Figure 8. The Breath Control Plug-in.
You can select the Gain mode for eliminating the breaths, or the Target mode for a programmable amount of breath reduction. The Gain Reduction Trace in the mini-spectrum window displays where and by how much the breaths are being attenuated. There are only two caveats: First, the vocal track needs to be recorded at an appropriately high level so that things like '˜s' and '˜th' consonants aren't misinterpreted as breaths. Second, remember to place the Breath Control plug-in ahead of Nectar 2 (or any other plug-in) so that it receives the most dry, unprocessed signal.
While the Pitch Module in Nectar 2 is great for quick pitch corrections, sometimes you need more power. That's where the Pitch Editor comes in. It's similar to other pitch correction plug-ins, and I think it sounds very natural.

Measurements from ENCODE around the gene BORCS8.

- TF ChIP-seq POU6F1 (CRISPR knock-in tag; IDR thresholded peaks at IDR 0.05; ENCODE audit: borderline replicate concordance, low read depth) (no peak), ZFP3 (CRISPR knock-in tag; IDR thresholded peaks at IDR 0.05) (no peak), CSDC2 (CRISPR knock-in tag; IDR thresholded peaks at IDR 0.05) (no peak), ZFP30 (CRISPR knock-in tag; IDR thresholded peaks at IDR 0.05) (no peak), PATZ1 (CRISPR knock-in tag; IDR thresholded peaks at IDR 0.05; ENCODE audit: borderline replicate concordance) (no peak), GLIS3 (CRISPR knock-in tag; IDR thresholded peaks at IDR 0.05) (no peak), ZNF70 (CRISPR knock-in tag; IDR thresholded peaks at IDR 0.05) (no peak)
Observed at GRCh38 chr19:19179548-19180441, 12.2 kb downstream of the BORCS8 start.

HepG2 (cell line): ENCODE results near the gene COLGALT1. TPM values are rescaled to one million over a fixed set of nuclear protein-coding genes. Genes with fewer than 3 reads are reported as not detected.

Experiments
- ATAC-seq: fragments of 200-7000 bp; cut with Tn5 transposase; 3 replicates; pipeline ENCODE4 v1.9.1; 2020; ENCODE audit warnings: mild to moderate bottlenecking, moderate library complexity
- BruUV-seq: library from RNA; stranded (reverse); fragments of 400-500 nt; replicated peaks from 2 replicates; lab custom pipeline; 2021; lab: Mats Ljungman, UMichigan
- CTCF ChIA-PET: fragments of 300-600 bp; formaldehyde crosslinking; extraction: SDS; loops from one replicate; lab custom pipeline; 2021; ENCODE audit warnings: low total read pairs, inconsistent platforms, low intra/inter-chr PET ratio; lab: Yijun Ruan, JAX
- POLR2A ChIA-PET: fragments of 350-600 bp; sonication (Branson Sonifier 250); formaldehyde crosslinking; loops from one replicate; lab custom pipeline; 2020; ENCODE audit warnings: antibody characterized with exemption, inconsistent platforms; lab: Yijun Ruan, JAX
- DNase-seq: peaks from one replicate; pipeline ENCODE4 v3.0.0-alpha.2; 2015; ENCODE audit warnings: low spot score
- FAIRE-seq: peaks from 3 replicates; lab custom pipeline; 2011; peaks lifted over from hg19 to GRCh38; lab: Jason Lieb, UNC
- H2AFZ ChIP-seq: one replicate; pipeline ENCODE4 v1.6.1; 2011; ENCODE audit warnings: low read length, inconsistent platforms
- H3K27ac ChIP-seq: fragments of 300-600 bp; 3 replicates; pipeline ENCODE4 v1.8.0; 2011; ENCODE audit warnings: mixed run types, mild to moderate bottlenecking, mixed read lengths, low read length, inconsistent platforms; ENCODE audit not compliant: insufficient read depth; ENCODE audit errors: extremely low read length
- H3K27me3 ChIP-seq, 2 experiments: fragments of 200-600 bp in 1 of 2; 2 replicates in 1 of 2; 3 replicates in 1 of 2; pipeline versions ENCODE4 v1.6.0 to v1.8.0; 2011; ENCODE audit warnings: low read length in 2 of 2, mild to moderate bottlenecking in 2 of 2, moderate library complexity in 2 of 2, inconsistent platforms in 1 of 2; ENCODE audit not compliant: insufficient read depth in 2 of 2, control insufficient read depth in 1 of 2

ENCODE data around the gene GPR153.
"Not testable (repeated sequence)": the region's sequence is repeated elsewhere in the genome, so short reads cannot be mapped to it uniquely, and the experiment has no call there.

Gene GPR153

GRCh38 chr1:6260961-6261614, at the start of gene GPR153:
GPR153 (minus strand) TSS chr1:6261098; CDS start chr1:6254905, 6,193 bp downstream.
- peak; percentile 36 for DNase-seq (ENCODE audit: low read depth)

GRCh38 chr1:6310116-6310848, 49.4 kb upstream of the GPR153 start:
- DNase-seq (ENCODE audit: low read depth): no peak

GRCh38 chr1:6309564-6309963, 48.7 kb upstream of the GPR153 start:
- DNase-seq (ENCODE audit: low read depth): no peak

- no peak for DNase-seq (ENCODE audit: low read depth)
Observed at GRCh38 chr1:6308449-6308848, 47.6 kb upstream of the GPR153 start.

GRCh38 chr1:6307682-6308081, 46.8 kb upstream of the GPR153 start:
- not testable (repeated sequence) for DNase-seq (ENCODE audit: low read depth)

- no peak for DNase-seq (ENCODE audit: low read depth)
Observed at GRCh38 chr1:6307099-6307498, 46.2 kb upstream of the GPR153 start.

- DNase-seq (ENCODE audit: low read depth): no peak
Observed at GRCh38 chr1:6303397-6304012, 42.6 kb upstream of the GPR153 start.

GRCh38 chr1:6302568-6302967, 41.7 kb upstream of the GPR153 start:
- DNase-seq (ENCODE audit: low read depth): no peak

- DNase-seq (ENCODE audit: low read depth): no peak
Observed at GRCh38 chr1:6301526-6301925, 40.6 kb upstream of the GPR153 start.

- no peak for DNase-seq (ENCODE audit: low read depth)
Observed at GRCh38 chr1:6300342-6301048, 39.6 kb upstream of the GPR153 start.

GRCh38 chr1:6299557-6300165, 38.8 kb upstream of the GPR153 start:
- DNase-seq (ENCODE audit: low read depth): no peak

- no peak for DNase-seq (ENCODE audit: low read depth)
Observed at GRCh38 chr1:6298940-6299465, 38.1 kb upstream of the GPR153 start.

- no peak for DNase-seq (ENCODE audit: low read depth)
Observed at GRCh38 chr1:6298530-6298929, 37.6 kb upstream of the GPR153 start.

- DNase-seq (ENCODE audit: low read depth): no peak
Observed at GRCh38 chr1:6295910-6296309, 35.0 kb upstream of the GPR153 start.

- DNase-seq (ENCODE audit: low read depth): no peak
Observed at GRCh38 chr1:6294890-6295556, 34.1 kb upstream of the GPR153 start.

Figure 9. The Pitch Editor plug-in.
You can use the Pitch Editor either through ReWire, or as an insert effect. However, if you use the latter method, make sure to install it first in the signal flow. (If you need to incorporate the Breath Control plug-in too, make sure it comes first, followed by the Pitch Editor.)
For the Pitch Editor to function, you'll need to '˜capture' a track, which is why it prompts you about doing so every time you load the plug-in. To do so, click the Record button on the Pitch Editor interface, then press the play button either on your DAW or on Nectar 2. (Note: Different DAWs and the insert or ReWire configuration determine which transport controls are '˜in-charge.' Try using various combinations of DAW and Pitch Editor transport commands to discover the method that works best for you.)